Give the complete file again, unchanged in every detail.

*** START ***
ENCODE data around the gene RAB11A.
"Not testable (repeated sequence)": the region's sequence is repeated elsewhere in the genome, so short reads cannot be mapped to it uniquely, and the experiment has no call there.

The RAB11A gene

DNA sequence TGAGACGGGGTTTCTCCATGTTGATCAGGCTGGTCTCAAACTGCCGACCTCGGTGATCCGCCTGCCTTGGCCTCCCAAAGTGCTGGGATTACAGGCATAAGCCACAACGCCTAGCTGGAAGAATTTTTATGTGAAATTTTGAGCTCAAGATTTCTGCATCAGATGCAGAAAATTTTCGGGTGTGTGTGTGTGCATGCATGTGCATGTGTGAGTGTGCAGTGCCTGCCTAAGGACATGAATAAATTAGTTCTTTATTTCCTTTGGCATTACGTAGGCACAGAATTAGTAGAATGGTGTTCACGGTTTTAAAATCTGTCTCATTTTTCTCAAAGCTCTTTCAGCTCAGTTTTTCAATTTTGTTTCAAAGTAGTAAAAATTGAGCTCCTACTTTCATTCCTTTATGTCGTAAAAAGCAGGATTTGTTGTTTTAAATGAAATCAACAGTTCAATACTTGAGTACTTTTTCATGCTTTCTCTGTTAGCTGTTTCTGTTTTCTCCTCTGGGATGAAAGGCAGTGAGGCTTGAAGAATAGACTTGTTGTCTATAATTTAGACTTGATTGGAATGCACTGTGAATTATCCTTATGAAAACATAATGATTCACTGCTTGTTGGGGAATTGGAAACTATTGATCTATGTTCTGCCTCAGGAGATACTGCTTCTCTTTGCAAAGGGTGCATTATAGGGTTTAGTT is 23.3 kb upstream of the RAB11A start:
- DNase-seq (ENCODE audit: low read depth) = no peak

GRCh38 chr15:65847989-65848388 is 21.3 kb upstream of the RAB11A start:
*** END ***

ENCODE data around the gene RAB11A.
"Not testable (repeated sequence)": the region's sequence is repeated elsewhere in the genome, so short reads cannot be mapped to it uniquely, and the experiment has no call there.

The RAB11A gene

DNA sequence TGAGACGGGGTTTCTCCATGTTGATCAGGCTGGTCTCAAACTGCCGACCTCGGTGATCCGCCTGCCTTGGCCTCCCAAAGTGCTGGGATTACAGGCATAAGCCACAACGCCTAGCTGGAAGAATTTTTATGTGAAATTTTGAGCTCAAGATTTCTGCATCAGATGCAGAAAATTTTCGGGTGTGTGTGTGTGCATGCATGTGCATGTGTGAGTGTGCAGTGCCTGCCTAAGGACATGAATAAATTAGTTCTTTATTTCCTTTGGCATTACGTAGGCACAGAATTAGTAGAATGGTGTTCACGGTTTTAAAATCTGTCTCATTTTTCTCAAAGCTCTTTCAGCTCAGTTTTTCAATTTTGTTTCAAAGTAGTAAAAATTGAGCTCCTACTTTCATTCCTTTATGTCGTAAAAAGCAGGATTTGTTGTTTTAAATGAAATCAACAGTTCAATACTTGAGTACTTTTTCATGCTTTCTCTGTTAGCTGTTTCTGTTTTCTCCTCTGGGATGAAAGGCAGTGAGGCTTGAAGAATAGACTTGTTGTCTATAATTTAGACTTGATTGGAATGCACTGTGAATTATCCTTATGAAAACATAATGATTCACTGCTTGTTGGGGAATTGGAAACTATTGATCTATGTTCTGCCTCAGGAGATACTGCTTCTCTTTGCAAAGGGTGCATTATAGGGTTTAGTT is 23.3 kb upstream of the RAB11A start:
- DNase-seq (ENCODE audit: low read depth) = no peak

GRCh38 chr15:65847989-65848388 is 21.3 kb upstream of the RAB11A start: